Boutique Aloft Hotel slated for David Whitney Building
Louis Aguilar/ The Detroit News
Downtown Detroit’s surging hotel scene is much closer to getting to get its first boutique hotel — a genre of small, trendy lodgings that often become local hangouts — at the elegant David Whitney Building in Grand Circus Park.
The state’s first Aloft Hotel, part of Starwood Hotels Resorts Worldwide, will join the redevelopment of the Daniel Burnham-designed David Whitney that is expected to open by July 2014 with 136 loft-like rooms. The hotel, to be named Aloft Detroit at the David Whitney, will have what Starwood officials describe in a statement as its signature “pioneering initiatives in pop culture, design and technology.” That includes a “re:mix lounge” and “w xyzbar” that have helped Aloft hotels earn TripAdvisor’s 2011 “Top 10 Trendiest Hotels in the U.S.” and “Top 10 Trendiest Hotels in the World” rankings lists.
Aloft has 55 hotels, and the brand is three years old.
The David Whitney has been closed for several years, but the Aloft deal hopes to reopen it in partnership with hotel investment firm Troy-based Trans Inns Management Inc. and Detroit-based the Roxbury Group. The Roxbury Group bought the Whitney for $3.3 million in March.
On Tuesday, the developers said they hope to nab a key brownfield tax credit from the state for the $82 million project. The Whitney will have both the Aloft Hotel and 108 rental apartments. The building has a sweeping four-story lobby with white terra-cotta columns, marble floor and glass atrium.
“This deal is going to happen,” said David Di Rita , a principal with The Roxbury Group this morning. “There are too many people who want to see this, despite it being the toughest financial environment.”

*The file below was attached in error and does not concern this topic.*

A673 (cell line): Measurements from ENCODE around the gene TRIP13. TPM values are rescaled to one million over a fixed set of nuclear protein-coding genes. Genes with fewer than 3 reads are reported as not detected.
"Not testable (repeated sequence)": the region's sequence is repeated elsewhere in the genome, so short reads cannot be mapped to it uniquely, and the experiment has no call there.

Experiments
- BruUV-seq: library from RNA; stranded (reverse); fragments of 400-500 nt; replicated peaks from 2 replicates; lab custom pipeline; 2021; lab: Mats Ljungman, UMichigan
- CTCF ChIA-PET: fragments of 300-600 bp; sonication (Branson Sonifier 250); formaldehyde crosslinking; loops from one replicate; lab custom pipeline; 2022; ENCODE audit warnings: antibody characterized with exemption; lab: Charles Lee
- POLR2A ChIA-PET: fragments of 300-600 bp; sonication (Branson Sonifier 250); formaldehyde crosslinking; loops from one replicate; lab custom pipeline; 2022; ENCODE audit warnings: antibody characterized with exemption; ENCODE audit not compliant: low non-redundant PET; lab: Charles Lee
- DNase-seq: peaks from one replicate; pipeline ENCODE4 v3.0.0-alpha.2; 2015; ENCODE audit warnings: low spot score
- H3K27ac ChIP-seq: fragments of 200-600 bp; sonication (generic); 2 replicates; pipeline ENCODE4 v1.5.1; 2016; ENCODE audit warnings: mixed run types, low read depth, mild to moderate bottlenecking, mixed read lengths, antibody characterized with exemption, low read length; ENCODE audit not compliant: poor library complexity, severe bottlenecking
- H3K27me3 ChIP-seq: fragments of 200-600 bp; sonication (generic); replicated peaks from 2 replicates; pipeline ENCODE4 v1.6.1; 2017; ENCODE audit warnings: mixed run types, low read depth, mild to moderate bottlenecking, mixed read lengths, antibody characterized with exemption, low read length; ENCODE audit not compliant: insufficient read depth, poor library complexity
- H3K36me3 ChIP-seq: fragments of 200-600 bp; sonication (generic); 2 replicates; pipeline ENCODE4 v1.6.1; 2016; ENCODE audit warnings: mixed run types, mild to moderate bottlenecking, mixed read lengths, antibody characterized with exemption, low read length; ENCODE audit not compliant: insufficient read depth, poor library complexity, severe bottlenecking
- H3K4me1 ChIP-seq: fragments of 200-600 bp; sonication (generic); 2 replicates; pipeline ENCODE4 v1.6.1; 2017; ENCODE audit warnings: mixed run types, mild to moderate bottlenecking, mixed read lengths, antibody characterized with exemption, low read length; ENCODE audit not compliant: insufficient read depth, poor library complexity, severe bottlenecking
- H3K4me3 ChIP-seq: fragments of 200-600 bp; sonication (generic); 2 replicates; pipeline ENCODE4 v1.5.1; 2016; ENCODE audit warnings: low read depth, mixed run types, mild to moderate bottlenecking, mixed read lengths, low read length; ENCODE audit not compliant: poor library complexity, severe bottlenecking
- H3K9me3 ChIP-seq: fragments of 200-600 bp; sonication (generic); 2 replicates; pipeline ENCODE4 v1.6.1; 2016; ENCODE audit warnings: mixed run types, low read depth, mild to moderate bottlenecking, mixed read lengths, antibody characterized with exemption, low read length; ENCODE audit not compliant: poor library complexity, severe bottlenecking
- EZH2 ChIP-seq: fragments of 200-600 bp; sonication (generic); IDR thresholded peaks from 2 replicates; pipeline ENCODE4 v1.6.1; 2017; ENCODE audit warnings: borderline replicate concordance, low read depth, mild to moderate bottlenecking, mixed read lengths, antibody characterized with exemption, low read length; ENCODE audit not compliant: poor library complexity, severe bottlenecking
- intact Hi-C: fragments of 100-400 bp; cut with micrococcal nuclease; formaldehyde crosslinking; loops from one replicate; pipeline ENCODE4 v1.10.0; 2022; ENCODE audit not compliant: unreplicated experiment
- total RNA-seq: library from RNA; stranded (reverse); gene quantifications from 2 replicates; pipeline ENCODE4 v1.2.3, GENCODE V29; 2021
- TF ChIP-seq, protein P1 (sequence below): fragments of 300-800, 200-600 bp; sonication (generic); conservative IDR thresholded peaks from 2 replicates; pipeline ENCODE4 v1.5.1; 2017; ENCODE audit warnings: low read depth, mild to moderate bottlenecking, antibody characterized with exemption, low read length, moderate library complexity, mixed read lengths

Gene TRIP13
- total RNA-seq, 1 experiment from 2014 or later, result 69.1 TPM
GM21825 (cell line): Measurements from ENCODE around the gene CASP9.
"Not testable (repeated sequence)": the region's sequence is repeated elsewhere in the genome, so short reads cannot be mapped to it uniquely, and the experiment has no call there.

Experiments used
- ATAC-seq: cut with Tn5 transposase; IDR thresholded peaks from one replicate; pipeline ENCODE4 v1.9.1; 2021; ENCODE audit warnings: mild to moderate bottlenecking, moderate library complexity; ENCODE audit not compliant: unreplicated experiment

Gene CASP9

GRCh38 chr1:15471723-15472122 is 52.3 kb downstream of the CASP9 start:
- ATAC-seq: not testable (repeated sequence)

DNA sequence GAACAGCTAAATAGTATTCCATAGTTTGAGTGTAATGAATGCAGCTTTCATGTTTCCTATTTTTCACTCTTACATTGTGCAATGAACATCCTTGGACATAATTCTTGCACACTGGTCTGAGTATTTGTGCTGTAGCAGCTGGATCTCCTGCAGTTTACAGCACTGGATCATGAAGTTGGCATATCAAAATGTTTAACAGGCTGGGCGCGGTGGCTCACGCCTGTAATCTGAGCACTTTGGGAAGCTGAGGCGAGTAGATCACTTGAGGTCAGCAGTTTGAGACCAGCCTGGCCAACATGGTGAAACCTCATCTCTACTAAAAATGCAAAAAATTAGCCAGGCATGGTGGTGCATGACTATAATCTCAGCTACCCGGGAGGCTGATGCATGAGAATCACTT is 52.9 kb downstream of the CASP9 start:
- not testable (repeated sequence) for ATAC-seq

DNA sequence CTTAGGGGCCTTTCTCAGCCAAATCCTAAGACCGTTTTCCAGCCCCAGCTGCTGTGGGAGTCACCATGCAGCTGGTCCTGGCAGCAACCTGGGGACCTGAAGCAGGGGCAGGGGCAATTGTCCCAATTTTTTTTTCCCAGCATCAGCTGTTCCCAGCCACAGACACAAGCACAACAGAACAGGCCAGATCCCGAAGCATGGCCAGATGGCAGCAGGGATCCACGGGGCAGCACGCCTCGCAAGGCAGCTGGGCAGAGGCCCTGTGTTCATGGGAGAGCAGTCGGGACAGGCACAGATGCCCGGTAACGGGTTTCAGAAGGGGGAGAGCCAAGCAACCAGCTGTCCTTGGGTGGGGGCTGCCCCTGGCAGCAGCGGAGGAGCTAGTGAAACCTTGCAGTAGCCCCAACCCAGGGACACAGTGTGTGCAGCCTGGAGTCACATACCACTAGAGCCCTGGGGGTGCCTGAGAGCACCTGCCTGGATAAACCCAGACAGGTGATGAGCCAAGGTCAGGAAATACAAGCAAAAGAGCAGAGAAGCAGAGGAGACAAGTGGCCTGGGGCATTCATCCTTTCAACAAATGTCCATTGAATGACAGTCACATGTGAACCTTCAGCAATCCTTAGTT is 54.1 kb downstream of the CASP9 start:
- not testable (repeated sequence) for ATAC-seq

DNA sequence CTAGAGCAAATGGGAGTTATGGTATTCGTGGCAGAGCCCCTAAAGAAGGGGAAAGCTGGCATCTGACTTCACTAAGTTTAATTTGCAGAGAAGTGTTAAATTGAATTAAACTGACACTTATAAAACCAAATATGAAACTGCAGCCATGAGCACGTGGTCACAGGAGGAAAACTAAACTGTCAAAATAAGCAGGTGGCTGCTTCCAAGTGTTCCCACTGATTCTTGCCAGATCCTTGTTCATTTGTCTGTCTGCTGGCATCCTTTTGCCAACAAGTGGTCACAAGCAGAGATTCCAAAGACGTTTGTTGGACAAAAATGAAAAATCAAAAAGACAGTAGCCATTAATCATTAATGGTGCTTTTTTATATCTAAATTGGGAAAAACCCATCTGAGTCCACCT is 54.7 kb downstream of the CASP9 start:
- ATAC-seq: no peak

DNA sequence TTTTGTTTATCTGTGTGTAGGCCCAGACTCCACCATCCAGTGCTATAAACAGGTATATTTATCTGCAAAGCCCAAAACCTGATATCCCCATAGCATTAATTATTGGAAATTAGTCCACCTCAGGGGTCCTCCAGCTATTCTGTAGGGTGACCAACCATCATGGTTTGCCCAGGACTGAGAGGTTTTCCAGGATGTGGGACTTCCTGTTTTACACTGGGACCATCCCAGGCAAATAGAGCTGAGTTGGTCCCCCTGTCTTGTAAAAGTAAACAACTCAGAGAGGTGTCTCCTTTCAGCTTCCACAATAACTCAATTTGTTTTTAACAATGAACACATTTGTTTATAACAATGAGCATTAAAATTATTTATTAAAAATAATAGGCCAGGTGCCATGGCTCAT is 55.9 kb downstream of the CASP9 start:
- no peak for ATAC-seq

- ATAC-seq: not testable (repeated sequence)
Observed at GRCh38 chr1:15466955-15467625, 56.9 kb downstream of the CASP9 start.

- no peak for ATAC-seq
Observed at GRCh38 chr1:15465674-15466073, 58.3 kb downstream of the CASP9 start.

Metro Detroit’s hotel scene has gone from stagnant four years ago to being one of the strongest-growing markets in the nation.
“Aloft Detroit is a great addition to Detroit and provides a boutique hotel in a section of downtown that is rapidly growing as the entertainment district,” said Michael O’Callaghan, executive vice president and chief operating officer at the Detroit Metro Convention and Visitors Bureau.”It is a unique product that will offer exceptional service to both corporate visitors mid-week and leisure visitors on weekends.”
The region is already posting monthly occupancy rates not seen since the Internet boom days of a decade ago. Metro Detroit’s hotel market hit an average occupancy rate of 64.5 percent in October, according to STR, a Hendersonville, Tenn., hotel information company, the highest for that month since the 68.7 percent rate in 2000.
The growth in filled hotel rooms is expected to continue next year. Based on advanced bookings beginning Nov. 1 to Oct. 31, 2012, the Motor City’s hotel scene will be the second strongest in the nation next year, according to TravelClick, an industry research and consulting firm.
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